The Pittsburgh Press (January 11, 1944)
By Ernie Pyle
At the frontlines in Italy – (by wireless)
There is an old stone building sitting on the bare mountainside at the top of the mule trail. It is used as a medical-aid station, but even so the Germans put a few score shells around it every day.
While I was there one day back during the holiday season, we were standing around outside – a dozen or more medics, telephone linemen, packers and slightly injured men – when all of a sudden came that familiar and rapid whine and we all ducked.
The shell exploded with a terrific blast about a hundred yards away, and for 20 seconds afterwards we had a very weird Christmas atmosphere indeed as big and little pieces of shrapnel tinkled and clattered down upon the rocks around us with a ringing metallic sound.
No package for him
Practically everybody I’ve run into in the Army got Christmas packages. I know of one captain – Frank Knebel of Pottsville, Pennsylvania – who got 24 boxes from home.
Nearly every soldier’s package had at least one ironic item in it, such as brushless shaving cream or lifesavers which we’re saturated with. But most of them were pretty nice collections.
It sounds like a burlesque joke, but there were boys who actually got cans of Spam from home. Others got fancy straw house slippers, and some got black silk socks as though they were going to a nightclub this evening in full dress. But the finniest gift I saw was a beautiful blue polka-dot necktie.
I didn’t get any Christmas packages, but then I came from America very recently; now that I think of it, maybe that is the reason. But I didn’t get any last year either, and last Christmas I had already been out of America for seven months.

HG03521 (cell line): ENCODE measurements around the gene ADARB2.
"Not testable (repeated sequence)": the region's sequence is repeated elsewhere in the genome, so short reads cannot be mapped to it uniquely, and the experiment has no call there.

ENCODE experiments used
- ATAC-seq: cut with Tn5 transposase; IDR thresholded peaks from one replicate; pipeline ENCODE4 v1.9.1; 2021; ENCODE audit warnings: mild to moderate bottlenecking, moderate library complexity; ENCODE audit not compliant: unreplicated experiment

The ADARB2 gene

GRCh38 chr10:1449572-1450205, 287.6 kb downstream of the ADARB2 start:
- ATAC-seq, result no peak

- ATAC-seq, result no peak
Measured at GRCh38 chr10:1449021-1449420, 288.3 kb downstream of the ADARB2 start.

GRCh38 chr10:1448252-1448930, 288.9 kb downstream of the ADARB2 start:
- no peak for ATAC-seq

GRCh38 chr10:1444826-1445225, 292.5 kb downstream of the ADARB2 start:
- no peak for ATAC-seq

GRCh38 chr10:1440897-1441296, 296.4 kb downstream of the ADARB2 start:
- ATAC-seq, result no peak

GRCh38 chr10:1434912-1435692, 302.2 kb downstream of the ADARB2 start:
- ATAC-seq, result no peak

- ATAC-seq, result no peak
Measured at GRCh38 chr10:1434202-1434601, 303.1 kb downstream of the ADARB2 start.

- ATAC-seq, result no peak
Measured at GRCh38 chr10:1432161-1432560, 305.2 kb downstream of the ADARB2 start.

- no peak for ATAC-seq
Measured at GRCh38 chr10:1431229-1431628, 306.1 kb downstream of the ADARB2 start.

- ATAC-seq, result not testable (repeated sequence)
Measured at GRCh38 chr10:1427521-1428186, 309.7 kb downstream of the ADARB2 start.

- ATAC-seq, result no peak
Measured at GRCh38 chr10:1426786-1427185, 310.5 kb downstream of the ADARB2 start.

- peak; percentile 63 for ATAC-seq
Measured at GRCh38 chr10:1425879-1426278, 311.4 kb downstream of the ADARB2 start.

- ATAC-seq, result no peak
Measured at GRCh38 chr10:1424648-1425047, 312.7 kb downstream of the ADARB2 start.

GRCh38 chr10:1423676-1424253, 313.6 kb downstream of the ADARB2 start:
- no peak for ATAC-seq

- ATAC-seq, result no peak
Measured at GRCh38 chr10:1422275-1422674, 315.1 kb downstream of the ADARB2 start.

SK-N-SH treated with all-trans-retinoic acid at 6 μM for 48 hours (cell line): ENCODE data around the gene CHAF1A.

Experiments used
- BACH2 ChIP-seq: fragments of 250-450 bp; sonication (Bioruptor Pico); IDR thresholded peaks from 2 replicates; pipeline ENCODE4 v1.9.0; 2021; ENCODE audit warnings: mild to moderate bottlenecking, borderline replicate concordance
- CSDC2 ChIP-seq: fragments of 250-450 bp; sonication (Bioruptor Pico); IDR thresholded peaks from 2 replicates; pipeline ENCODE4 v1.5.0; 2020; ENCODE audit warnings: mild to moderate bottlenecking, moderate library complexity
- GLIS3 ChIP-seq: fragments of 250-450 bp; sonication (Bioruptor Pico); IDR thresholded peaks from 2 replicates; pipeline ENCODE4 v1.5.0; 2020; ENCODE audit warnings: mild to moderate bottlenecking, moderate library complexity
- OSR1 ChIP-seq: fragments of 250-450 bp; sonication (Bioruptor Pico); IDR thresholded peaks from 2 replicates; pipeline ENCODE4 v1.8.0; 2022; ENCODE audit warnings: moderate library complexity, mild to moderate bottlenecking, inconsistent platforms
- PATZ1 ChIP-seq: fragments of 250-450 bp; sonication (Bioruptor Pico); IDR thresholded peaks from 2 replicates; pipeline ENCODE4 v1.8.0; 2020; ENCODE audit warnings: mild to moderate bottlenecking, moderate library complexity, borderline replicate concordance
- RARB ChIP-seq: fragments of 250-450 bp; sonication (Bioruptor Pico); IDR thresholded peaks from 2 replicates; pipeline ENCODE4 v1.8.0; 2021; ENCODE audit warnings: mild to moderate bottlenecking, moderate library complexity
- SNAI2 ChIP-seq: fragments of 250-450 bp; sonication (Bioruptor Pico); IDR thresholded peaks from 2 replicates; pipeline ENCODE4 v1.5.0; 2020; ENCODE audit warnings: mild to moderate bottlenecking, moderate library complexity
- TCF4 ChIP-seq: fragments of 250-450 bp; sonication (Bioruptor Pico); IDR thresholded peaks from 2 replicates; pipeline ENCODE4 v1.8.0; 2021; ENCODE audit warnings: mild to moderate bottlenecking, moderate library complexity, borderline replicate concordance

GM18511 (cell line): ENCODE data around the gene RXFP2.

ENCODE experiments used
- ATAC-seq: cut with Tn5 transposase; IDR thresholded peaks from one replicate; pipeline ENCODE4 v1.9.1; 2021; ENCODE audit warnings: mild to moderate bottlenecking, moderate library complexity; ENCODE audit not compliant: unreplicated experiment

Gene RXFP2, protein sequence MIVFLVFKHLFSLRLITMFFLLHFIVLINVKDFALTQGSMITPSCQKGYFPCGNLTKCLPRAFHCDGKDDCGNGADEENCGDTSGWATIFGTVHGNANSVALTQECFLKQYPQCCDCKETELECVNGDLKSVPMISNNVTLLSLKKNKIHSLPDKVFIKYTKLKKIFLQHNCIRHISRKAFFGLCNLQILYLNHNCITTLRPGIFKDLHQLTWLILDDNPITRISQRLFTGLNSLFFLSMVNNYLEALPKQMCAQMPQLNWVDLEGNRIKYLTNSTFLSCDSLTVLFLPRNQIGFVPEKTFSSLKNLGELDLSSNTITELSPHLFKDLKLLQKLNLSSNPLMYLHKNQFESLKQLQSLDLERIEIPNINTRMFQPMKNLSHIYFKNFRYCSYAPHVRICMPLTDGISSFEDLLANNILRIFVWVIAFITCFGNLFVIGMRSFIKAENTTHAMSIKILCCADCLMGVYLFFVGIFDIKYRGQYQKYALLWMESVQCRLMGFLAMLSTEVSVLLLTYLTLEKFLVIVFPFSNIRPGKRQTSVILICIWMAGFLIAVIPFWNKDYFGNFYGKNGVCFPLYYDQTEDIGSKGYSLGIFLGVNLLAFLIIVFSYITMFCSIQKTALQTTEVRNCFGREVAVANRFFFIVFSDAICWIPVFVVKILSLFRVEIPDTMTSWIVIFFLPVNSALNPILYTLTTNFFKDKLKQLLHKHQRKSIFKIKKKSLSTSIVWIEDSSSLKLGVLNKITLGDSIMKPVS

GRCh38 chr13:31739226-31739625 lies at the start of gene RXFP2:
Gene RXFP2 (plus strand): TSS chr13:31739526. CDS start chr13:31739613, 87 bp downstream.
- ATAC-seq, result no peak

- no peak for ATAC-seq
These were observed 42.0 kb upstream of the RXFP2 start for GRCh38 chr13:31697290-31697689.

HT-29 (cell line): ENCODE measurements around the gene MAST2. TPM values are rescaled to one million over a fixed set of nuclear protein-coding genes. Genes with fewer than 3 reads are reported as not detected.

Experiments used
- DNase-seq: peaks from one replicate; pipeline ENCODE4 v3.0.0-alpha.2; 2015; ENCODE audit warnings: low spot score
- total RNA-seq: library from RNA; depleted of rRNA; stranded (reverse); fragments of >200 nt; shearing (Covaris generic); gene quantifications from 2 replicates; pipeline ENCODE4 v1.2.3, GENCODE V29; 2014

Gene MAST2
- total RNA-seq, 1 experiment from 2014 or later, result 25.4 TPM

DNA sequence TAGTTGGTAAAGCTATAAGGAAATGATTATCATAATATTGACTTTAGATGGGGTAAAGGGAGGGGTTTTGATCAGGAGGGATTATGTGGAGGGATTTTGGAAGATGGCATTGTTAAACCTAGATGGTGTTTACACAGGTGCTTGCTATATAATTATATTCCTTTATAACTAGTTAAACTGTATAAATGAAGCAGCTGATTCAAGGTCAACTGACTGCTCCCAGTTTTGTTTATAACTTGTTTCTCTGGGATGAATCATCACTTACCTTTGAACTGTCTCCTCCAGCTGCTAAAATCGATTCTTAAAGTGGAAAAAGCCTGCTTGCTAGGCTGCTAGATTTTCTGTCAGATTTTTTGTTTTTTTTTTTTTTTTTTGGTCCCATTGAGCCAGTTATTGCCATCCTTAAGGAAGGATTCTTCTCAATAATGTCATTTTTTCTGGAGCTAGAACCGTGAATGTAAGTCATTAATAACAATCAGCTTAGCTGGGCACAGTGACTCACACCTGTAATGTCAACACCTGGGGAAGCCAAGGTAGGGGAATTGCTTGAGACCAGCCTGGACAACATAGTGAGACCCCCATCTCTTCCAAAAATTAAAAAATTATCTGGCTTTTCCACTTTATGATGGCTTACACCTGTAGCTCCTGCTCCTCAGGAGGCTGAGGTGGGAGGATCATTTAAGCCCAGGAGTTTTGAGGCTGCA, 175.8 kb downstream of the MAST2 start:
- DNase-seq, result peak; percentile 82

Cleanliness stands out
One day, when I was on the mountain trail, a wounded paratrooper captain walked into the aid station in the old stone building. He was Francis Sheehan of Indianapolis.
Capt. Sheehan is a man with a finely sensitive face, who almost seemed out of place in such a rugged outfit as the paratroops. He stood out among the other wounded because he was cleanly shaven, and although his face was dirty it was recent dirt, and not the basic grime that comes of not having washed for weeks and weeks.
The reason was that he had gone up the mountain only the day before, to relieve a battalion medical officer who had been wounded. Capt. Sheehan was on the mountain only a few hours when he, too, was wounded.
His family will have received notice from the War Department before they read this, and they may be relieved to know that the wound was not serious. He got a machine-gun bullet in his right shoulder, but it apparently missed the bones.
An old reader
Capt. Sheehan graduated from Indiana University Medical School in 1938, and had a residency at City Hospital in Indianapolis before he went into the paratroops. We happened to get together because he used to read this column in The Indianapolis Times.
The captain walked on down the mountain without help, and said that actually the wound didn’t even hurt much.
There is an Army hospital where I go occasionally to see another wounded friend, and I have got acquainted with several of the patients. One of those is Walter Jentzen of Carlsbad, New Mexico.
Jentzen, of course, was in hospital pajamas, and I though all the time he was a private, he seemed so quiet and humble. When I went to write down his name, it turned out he was a lieutenant. He has a two-month-old baby in Carlsbad that he would sure like to see.
Tortures himself, too
This is the second time he has been wounded. In Sicily, he was shot when a German tank let loose on him. And here, very early in the Italian campaign, he got a shell fragment in his chest. A notebook which he always carries in his left shirt pocket was all that saved him. He’s been in the hospital more than a month now and is just about ready to go back to duty.
Jentzen used to manage creamery plants in Albuquerque Portales and Las Cruces. So, having come from Albuquerque so recently, I tortured him by telling him what the New Mexico sun felt like, how the air smelled, and how beautiful the Sandias were at present.
The only trouble with torturing a guy that way is that you torture yourself at the same time.